Missouri Gov. Eric Greitens is finding out that running from the media and retreating to his Facebook bubble has consequences.
Greitens’ defenders contend that nothing compels the governor, paid with public funds, to talk about his ideas with reporters who have done research on issues he’s pushing and might ask him some tough questions.
If the former Navy SEAL lacks the political spine to talk openly to much of the media now, Missourians can either hope he grows one some day or finally starts talking more when his wide-faced grin isn’t enough to get things done in Jefferson City. Which likely will be real soon, even with a GOP-dominated General Assembly.
Meanwhile, Greitens has taken to the friendly confines of his Facebook page to post about his meetings with Vice President Mike Pence, a few of his actions as governor and his over-hyped claims about attracting jobs to Kansas City. To his credit, he does answer some questions there, but also won’t respond to many more that critique his positions.
Greitens is taking a page out of the book of Donald Trump and other politicians who claim that the media are liberal, so they’re using Twitter and Facebook to “talk” to people. Except that Greitens and his staff are being hypocritical about it.
On Saturday night, Greitens’ senior adviser Austin Chambers said this on Twitter:
— Austin Chambers (@achambersgop) February 18, 2017
This is untrue in one big way: Greitens has had several conversations with the media, but it’s mostly on TV.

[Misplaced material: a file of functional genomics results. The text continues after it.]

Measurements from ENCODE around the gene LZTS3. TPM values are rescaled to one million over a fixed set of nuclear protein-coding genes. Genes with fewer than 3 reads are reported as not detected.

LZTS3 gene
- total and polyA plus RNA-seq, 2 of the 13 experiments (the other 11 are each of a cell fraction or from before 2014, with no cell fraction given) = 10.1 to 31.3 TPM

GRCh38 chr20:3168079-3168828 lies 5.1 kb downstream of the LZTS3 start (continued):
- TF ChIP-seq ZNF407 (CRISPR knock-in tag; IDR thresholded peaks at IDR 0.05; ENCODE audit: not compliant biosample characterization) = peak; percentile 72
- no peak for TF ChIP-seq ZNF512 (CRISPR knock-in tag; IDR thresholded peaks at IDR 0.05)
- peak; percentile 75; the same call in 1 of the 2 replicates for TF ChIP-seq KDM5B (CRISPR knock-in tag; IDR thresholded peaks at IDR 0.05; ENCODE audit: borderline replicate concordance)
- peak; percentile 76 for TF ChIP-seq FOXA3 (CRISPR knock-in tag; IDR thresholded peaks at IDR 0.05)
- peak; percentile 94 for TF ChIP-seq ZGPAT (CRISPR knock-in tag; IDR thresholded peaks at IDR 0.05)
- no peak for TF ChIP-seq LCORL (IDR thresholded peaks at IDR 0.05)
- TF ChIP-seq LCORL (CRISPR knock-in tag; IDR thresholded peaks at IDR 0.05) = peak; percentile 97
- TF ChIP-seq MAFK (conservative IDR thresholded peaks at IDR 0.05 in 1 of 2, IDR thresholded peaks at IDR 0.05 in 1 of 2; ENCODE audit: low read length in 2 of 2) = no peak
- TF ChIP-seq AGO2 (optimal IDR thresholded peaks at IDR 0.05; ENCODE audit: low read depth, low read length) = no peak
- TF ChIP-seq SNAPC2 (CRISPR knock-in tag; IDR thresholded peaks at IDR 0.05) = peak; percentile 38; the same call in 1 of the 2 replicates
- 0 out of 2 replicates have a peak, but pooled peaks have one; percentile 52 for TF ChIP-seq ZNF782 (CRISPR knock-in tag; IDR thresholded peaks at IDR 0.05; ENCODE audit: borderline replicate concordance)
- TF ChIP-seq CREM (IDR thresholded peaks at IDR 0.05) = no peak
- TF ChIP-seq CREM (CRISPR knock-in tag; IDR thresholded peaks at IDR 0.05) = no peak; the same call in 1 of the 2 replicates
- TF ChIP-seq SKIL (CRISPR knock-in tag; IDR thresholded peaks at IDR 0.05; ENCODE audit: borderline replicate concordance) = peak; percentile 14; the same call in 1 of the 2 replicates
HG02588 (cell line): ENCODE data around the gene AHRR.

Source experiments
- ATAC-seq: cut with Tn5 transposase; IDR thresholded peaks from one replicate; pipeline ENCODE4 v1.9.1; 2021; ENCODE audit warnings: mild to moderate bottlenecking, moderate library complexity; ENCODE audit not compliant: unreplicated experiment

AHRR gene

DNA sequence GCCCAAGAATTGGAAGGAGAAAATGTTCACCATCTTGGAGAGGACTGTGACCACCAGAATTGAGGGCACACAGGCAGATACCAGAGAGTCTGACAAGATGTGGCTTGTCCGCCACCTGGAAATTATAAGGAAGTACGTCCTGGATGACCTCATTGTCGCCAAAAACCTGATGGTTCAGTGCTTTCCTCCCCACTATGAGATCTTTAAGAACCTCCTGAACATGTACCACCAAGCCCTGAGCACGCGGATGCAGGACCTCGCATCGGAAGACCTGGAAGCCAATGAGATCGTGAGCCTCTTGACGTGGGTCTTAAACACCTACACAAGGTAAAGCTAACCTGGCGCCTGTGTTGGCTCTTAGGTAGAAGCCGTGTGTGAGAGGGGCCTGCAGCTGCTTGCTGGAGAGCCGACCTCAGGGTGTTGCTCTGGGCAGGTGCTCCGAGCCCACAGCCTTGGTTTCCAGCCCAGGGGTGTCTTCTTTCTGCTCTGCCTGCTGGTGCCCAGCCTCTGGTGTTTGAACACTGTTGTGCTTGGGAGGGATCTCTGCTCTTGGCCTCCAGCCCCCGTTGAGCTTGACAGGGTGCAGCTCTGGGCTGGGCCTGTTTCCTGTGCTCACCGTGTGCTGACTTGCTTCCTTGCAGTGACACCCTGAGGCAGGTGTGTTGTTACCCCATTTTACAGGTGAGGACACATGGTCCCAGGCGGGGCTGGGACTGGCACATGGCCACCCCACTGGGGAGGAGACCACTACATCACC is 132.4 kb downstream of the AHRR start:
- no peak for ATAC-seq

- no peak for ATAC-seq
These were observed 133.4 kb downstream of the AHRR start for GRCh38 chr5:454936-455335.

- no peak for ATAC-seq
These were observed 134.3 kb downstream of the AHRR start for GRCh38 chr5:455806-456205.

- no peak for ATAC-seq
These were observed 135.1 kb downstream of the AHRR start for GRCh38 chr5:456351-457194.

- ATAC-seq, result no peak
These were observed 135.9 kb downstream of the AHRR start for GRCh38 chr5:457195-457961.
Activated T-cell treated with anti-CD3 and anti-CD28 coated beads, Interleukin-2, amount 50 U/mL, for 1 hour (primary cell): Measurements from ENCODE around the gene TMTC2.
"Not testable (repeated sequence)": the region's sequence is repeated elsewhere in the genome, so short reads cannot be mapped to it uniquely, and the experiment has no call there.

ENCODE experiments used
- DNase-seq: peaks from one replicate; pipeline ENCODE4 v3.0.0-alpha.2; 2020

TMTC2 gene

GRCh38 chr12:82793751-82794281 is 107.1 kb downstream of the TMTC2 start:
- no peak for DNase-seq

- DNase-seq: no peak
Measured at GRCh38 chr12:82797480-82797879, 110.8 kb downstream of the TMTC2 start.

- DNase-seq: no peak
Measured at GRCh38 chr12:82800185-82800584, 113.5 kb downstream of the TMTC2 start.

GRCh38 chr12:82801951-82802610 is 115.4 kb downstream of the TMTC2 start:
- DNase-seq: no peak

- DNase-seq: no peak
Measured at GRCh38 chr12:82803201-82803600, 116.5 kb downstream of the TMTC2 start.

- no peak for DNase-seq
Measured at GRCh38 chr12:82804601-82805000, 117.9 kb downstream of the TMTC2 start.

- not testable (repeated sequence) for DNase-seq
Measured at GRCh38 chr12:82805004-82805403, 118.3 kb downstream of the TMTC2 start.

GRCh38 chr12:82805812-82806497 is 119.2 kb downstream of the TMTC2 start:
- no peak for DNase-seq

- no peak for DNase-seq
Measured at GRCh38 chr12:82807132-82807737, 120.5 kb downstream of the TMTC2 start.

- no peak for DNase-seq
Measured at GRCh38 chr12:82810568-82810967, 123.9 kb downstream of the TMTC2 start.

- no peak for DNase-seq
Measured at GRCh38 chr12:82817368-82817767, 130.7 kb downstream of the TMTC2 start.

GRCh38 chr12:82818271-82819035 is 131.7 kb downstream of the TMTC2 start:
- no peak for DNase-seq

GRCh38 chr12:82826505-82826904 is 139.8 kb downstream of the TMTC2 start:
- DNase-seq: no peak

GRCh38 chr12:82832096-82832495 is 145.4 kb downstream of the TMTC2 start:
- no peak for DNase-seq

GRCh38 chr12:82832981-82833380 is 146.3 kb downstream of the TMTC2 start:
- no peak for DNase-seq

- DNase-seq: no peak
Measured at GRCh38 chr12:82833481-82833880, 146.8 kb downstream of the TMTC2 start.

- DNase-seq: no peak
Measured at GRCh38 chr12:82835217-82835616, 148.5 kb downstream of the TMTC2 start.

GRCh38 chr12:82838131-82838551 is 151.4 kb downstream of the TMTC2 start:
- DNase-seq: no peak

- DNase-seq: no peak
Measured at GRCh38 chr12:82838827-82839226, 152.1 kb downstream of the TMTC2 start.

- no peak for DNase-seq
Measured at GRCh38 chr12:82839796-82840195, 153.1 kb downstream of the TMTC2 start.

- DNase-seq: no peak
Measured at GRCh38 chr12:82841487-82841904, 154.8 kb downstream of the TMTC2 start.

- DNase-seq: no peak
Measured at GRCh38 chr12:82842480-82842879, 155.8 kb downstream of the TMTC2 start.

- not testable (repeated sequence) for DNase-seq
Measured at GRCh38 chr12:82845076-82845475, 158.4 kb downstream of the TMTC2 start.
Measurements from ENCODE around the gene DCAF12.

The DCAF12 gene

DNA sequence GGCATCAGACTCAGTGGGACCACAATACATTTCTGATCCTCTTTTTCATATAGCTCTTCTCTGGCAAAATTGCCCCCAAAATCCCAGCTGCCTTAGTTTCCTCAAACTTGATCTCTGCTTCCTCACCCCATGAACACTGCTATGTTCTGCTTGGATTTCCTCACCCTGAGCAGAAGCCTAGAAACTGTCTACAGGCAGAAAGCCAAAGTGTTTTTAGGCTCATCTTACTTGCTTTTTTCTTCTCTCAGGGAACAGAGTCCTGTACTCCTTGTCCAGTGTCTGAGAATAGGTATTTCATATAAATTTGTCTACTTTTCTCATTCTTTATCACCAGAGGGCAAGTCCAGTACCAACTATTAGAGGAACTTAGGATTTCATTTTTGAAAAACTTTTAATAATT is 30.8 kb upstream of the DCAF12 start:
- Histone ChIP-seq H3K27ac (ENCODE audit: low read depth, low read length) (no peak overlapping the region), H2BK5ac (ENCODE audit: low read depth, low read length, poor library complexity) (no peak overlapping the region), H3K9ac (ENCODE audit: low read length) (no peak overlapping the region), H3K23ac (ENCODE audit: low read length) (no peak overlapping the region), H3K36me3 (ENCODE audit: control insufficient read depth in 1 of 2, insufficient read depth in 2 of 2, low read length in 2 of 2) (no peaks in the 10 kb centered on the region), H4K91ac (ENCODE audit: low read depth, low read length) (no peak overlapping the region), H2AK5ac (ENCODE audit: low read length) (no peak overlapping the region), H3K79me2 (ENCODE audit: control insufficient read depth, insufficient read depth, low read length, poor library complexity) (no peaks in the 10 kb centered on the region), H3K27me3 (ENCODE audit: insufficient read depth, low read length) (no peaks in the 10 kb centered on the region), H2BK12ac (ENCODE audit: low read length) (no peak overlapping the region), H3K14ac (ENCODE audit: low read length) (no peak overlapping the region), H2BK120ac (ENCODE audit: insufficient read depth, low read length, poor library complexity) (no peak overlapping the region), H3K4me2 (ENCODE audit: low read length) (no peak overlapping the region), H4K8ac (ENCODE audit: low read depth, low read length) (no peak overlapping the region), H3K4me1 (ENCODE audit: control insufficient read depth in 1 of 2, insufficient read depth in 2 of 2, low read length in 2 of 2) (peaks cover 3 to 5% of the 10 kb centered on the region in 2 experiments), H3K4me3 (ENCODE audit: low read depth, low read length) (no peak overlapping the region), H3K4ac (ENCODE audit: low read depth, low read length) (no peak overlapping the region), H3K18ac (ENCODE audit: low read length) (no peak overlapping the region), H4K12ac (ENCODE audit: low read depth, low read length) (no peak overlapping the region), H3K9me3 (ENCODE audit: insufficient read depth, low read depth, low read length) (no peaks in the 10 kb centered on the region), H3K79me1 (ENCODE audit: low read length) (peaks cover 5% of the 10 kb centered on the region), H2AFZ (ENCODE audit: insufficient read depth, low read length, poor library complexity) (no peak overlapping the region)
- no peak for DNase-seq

— Yael T. Abouhalkah (@YaelTAbouhalkah) February 19, 2017
So as far as the “liberal media” contention goes, it appears to apply more to the print side of things.
Yet it’s absurd to contend that veteran and fair-minded print reporters such as Jason Hancock of The Kansas City Star and Kurt Erickson of The St. Louis Post-Dispatch have a hatchet out for Greitens.
They are doing a public service when they and other reporters point out the problems with the Greitens administration. There’s nothing “liberal” about a factual story.
For instance, Hancock wrote a story with the headline “Gov. Eric Greitens’ budget cuts aid to elderly and disabled” in early February. The governor, however, hadn’t mentioned in his budget speech that he would be slashing services for up to 20,000 disabled Missourians; Hancock and other reporters found that out later in the day.
As an opinion writer, I’ll wear the “liberal” label proudly when it comes to questioning Greitens on this action, which I called unconscionable.
Yet there’s nothing “liberal” to do the research, as I did later in late January, to point out that Missouri has had the seventh fastest jobs growth rate over the last year. I wrote that even as Greitens made the bogus claim that the state legislature needed to pass a “right to work” measure to add employment. In reality, the now-passed law was mostly about the GOP’s effort to punish unions and reward business owners.
There’s also nothing “liberal” about doing the research, which I did after Greitens’ budget speech, to point out that Missouri’s workforce is not bloated as he had contended.
Last point: That blog post is a good example of how the governor also deserves fair praise.
As I noted then, Greitens was absolutely correct to say he was going to support a “thorough, end-to-end audit of our tax credit system — and create a tax code that works not to benefit privileged insiders, but instead is fair to all.”
If Greitens actually accomplishes this important task, he will deserve praise for doing so. Even if he won’t talk to the media about it.